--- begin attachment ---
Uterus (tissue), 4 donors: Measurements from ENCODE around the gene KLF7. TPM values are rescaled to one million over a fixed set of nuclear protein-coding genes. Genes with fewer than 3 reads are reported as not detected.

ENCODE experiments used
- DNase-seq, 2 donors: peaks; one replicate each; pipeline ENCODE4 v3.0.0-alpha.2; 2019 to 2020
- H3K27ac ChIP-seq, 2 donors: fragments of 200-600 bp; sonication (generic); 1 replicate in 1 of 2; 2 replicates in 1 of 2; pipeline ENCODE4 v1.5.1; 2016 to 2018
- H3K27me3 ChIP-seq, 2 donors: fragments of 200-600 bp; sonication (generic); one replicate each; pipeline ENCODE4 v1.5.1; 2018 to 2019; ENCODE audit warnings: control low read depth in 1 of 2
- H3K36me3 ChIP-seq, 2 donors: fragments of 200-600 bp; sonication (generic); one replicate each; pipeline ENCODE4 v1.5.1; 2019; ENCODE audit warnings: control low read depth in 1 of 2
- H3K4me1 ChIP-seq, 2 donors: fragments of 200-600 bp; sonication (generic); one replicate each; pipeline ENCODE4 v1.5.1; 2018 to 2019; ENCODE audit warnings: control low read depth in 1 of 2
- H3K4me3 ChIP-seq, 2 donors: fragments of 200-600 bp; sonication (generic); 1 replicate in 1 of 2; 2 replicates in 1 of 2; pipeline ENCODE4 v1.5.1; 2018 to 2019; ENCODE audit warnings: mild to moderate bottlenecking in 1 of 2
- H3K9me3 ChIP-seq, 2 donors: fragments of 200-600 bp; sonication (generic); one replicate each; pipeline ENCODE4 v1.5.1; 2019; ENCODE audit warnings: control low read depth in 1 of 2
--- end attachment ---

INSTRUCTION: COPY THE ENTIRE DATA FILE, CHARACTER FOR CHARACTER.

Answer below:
Uterus (tissue), 4 donors: Measurements from ENCODE around the gene KLF7. TPM values are rescaled to one million over a fixed set of nuclear protein-coding genes. Genes with fewer than 3 reads are reported as not detected.

ENCODE experiments used
- DNase-seq, 2 donors: peaks; one replicate each; pipeline ENCODE4 v3.0.0-alpha.2; 2019 to 2020
- H3K27ac ChIP-seq, 2 donors: fragments of 200-600 bp; sonication (generic); 1 replicate in 1 of 2; 2 replicates in 1 of 2; pipeline ENCODE4 v1.5.1; 2016 to 2018
- H3K27me3 ChIP-seq, 2 donors: fragments of 200-600 bp; sonication (generic); one replicate each; pipeline ENCODE4 v1.5.1; 2018 to 2019; ENCODE audit warnings: control low read depth in 1 of 2
- H3K36me3 ChIP-seq, 2 donors: fragments of 200-600 bp; sonication (generic); one replicate each; pipeline ENCODE4 v1.5.1; 2019; ENCODE audit warnings: control low read depth in 1 of 2
- H3K4me1 ChIP-seq, 2 donors: fragments of 200-600 bp; sonication (generic); one replicate each; pipeline ENCODE4 v1.5.1; 2018 to 2019; ENCODE audit warnings: control low read depth in 1 of 2
- H3K4me3 ChIP-seq, 2 donors: fragments of 200-600 bp; sonication (generic); 1 replicate in 1 of 2; 2 replicates in 1 of 2; pipeline ENCODE4 v1.5.1; 2018 to 2019; ENCODE audit warnings: mild to moderate bottlenecking in 1 of 2
- H3K9me3 ChIP-seq, 2 donors: fragments of 200-600 bp; sonication (generic); one replicate each; pipeline ENCODE4 v1.5.1; 2019; ENCODE audit warnings: control low read depth in 1 of 2